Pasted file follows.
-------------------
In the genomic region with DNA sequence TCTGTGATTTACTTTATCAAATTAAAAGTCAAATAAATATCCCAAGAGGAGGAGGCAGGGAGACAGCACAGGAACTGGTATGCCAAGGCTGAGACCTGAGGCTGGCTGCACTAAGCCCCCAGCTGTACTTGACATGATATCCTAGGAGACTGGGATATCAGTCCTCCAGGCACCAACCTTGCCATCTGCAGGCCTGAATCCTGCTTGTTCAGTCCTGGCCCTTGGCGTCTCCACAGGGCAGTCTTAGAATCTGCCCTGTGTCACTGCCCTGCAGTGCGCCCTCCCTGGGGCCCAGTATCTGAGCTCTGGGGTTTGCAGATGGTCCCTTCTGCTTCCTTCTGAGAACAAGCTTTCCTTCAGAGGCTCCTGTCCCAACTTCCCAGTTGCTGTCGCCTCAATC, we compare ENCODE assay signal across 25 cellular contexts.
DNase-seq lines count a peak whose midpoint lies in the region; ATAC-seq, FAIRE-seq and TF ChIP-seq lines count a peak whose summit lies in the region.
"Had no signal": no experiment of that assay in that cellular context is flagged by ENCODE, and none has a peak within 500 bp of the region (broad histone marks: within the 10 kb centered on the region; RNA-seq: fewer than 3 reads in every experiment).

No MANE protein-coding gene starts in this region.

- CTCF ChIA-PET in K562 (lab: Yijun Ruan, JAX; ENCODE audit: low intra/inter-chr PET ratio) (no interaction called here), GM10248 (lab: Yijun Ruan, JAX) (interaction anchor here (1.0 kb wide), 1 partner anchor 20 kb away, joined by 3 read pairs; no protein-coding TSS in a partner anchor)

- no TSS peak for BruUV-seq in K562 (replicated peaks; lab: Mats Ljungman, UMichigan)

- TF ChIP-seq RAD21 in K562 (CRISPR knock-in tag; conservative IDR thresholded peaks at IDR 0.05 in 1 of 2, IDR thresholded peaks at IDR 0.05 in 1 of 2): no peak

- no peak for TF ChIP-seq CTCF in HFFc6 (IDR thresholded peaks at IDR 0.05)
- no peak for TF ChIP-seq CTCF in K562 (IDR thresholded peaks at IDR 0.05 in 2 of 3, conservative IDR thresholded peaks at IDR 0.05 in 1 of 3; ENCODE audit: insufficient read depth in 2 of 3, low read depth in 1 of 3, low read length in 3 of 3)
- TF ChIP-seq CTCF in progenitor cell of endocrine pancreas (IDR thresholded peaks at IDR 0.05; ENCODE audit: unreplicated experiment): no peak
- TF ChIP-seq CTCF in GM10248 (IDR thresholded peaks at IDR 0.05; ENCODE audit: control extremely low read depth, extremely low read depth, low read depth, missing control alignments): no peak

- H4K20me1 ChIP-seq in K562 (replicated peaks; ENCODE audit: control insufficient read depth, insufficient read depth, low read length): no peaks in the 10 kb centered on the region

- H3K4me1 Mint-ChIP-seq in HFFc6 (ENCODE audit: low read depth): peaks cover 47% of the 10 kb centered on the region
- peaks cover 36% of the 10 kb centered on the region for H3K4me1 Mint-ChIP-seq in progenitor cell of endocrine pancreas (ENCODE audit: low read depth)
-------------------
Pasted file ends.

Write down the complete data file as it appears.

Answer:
In the genomic region with DNA sequence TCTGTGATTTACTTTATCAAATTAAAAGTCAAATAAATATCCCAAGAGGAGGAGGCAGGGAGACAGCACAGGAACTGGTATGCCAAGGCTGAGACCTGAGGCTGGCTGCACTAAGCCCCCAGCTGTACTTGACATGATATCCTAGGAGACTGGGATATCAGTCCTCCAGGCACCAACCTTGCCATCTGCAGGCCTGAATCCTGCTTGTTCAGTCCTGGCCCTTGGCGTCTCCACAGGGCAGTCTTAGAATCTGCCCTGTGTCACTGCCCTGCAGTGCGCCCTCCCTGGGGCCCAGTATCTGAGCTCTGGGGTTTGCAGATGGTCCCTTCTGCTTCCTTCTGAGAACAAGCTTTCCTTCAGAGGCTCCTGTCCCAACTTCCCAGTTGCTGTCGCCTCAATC, we compare ENCODE assay signal across 25 cellular contexts.
DNase-seq lines count a peak whose midpoint lies in the region; ATAC-seq, FAIRE-seq and TF ChIP-seq lines count a peak whose summit lies in the region.
"Had no signal": no experiment of that assay in that cellular context is flagged by ENCODE, and none has a peak within 500 bp of the region (broad histone marks: within the 10 kb centered on the region; RNA-seq: fewer than 3 reads in every experiment).

No MANE protein-coding gene starts in this region.

- CTCF ChIA-PET in K562 (lab: Yijun Ruan, JAX; ENCODE audit: low intra/inter-chr PET ratio) (no interaction called here), GM10248 (lab: Yijun Ruan, JAX) (interaction anchor here (1.0 kb wide), 1 partner anchor 20 kb away, joined by 3 read pairs; no protein-coding TSS in a partner anchor)

- no TSS peak for BruUV-seq in K562 (replicated peaks; lab: Mats Ljungman, UMichigan)

- TF ChIP-seq RAD21 in K562 (CRISPR knock-in tag; conservative IDR thresholded peaks at IDR 0.05 in 1 of 2, IDR thresholded peaks at IDR 0.05 in 1 of 2): no peak

- no peak for TF ChIP-seq CTCF in HFFc6 (IDR thresholded peaks at IDR 0.05)
- no peak for TF ChIP-seq CTCF in K562 (IDR thresholded peaks at IDR 0.05 in 2 of 3, conservative IDR thresholded peaks at IDR 0.05 in 1 of 3; ENCODE audit: insufficient read depth in 2 of 3, low read depth in 1 of 3, low read length in 3 of 3)
- TF ChIP-seq CTCF in progenitor cell of endocrine pancreas (IDR thresholded peaks at IDR 0.05; ENCODE audit: unreplicated experiment): no peak
- TF ChIP-seq CTCF in GM10248 (IDR thresholded peaks at IDR 0.05; ENCODE audit: control extremely low read depth, extremely low read depth, low read depth, missing control alignments): no peak

- H4K20me1 ChIP-seq in K562 (replicated peaks; ENCODE audit: control insufficient read depth, insufficient read depth, low read length): no peaks in the 10 kb centered on the region

- H3K4me1 Mint-ChIP-seq in HFFc6 (ENCODE audit: low read depth): peaks cover 47% of the 10 kb centered on the region
- peaks cover 36% of the 10 kb centered on the region for H3K4me1 Mint-ChIP-seq in progenitor cell of endocrine pancreas (ENCODE audit: low read depth)